US Virgin Islands Legalize Marijuana
The US Virgin Islands are now the latest US territory to legalize cannabis for medicinal purposes. The bill, signed into law by Governor Albert Bryan Jr., got the green light from Legislature by December 28.
There are now 32 states including the District of Columbia plus Puerto Rico, Guam, and the Northern Mariana Islands which all have medical cannabis laws in place. American Samoa remains the last US territory without medical cannabis laws.
According to Karen O’Keefe, state policy director for the Marijuana Policy Project: “We applaud Gov. Bryan and the Virgin Islands Legislature for enacting this sensible and compassionate legislation. Medical marijuana is widely recognized as an effective treatment for a variety of debilitating conditions and symptoms. This new law offers the prospect of relief for countless patients, and it will do so for generations to come.”
“Most US states and territories have enacted effective medical cannabis laws, and those that have not are giving them increasingly stronger consideration. There is no reason why patients in 18 states and American Samoa should continue to be deprived of this medical treatment option that is now accessible to so many of their fellow Americans.”
The Virgin Islands have been waiting quite a while for these changes, with 56.5% voting a bill that would legalize and regulate cannabis back in 2014. Sen. Positive TA Nelson then worked on drafting up the bill, although for the past few years, his legislation was never approved despite being presented every session. Just in December 2018, his bill finally made it to the hands of Legislature, and Gov. Bryan, who was just recently elected, voiced his support even while he was still campaigning.
“I believe a properly regulated medicinal cannabis industry can provide relief to those seeking alternatives to conventional medicine and can also be an economic driver attracting new revenues for the Virgin Islands,” Gov. Bryan disclosed last year to the St. Thomas Source.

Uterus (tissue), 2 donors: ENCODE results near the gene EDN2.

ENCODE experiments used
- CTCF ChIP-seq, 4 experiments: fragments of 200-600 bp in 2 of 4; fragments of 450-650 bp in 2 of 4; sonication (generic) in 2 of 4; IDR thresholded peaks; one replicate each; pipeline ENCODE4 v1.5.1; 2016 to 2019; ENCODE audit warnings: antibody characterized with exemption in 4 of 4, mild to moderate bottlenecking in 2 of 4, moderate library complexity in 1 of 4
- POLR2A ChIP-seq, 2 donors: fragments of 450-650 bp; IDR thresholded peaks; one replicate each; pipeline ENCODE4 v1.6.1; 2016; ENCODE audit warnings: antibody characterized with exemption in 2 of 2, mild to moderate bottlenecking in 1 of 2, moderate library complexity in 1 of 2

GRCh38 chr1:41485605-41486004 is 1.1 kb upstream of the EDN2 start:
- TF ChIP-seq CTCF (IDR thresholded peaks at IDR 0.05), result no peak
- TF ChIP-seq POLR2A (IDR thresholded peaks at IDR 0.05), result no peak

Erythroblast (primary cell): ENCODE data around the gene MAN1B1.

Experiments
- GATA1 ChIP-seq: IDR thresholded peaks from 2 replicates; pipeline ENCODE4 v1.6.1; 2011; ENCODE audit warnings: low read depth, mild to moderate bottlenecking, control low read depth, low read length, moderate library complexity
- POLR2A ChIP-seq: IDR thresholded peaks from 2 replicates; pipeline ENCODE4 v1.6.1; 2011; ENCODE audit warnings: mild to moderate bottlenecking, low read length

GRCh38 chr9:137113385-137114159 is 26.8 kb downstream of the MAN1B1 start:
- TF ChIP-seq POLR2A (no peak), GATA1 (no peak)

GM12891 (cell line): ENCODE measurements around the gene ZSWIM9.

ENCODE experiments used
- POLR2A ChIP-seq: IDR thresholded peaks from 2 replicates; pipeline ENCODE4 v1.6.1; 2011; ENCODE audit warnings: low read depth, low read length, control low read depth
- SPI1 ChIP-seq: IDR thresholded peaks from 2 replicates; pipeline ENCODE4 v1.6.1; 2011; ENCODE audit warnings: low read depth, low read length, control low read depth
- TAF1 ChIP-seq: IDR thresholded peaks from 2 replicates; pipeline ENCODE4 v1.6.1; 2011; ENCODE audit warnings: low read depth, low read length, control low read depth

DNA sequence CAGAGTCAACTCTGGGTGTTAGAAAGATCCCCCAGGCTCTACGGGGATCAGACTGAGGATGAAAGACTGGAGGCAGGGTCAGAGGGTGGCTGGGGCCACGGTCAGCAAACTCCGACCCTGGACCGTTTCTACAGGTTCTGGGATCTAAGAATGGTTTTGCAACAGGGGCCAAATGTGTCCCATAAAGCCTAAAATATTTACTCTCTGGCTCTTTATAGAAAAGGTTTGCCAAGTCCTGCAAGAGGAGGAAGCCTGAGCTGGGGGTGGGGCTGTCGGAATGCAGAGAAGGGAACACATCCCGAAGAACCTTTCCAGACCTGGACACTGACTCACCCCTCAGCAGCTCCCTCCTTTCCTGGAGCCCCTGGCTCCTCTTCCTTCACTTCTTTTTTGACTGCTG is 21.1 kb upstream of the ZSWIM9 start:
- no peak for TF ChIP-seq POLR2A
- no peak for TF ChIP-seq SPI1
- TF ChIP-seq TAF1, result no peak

“I am ready to assist with the establishment of rules and regulations which will be the next step,” Sen. Nelson texted to Marijuana Moment. “However, each jurisdiction cannot be satisfied with our own success in getting local law changed, but must continue the charge until there are changes to federal government law.”
The Virgin Islands Medical Cannabis Patient Care act
The new law permits patients who have a doctor’s recommendation to own and consume pot. The list of qualifying conditions includes cancer, hepatitis C, HIV/AIDS, Crohn’s disease, ALS, PTSD, ulcerative colitis, hospice care, brain injury, Parkinson’s disease, seizures, and nausea among others may apply for the program.
The law also mandates the creation of an Office of Cannabis Regulation, which oversees licensing and regulations for dispensaries, lab testing, cultivation, and product manufacturing. Resident patients of the US Virgin Islands will be allowed to posses a maximum of 4 ounces of flower, while nonresidents are permitted to own up to 3 ounces. Limits on possession for other kinds of cannabis products will be determined soon enough.
Patients also have the option of designating a caregiver who will assist them with their medication. The Office of Cannabis Regulation will be issuing identification cards to the official caregiver, and patients may have more than one caregiver provided that they have sufficient documentation proving that extra help is necessary due to the patient’s condition or age.
Trinidad and Tobago May Be Up Next
Patients in Trinidad and Tobago may look forward to changes in drug policy in the coming months. Last month, Prime Minister Keith Rowley commented that cannabis will be decriminalized by mid-2019.
“We expect that by May to June of 2019, the decriminalization would have been affected,” he said in December 2018.
Trinidad and Tobago Attorney General Faris Al-Rawi also says that they will be consulting with business leaders, students, and physicians about the possibilities of legalizing cannabis fully. “Whilst there may be advantages for cannabis use on the medicinal side and whilst there is a certain degree of advocacy for legalization, we believe we ought to hear from the stakeholder consultations, what the pros and cons of societal stakeholder feedback looks like and then move ourselves into an informed decision,” he said.
In doing so, Trinidad and Tobago joins other Caribbean countries that have decriminalized cannabis last year, including Barbuda and Antigua.